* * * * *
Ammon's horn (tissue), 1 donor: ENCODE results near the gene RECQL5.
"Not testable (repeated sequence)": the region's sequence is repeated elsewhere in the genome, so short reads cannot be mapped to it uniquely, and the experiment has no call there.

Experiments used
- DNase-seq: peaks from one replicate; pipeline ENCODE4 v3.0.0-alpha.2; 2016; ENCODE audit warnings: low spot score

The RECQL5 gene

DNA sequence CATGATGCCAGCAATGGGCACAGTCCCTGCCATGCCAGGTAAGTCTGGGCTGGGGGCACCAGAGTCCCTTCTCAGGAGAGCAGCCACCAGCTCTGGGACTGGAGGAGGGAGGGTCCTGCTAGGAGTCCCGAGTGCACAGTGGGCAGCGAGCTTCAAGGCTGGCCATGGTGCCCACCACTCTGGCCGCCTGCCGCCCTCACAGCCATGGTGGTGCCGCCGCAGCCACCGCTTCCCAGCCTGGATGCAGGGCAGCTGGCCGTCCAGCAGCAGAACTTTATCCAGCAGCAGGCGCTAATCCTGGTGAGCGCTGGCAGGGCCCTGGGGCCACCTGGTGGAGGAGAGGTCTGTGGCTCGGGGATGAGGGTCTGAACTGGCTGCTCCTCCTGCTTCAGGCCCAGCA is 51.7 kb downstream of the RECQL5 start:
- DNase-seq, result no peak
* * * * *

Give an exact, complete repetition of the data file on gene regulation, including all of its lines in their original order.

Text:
Ammon's horn (tissue), 1 donor: ENCODE results near the gene RECQL5.
"Not testable (repeated sequence)": the region's sequence is repeated elsewhere in the genome, so short reads cannot be mapped to it uniquely, and the experiment has no call there.

Experiments used
- DNase-seq: peaks from one replicate; pipeline ENCODE4 v3.0.0-alpha.2; 2016; ENCODE audit warnings: low spot score

The RECQL5 gene

DNA sequence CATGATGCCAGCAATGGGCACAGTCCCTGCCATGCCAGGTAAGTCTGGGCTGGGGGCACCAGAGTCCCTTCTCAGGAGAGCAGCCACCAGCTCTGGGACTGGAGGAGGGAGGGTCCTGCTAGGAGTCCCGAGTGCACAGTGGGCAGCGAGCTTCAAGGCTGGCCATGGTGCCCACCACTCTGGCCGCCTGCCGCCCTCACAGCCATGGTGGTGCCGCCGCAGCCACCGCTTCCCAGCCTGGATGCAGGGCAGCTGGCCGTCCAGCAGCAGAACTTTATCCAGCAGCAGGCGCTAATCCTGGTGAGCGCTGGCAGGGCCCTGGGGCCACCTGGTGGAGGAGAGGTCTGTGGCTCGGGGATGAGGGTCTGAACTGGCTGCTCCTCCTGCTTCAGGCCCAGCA is 51.7 kb downstream of the RECQL5 start:
- DNase-seq, result no peak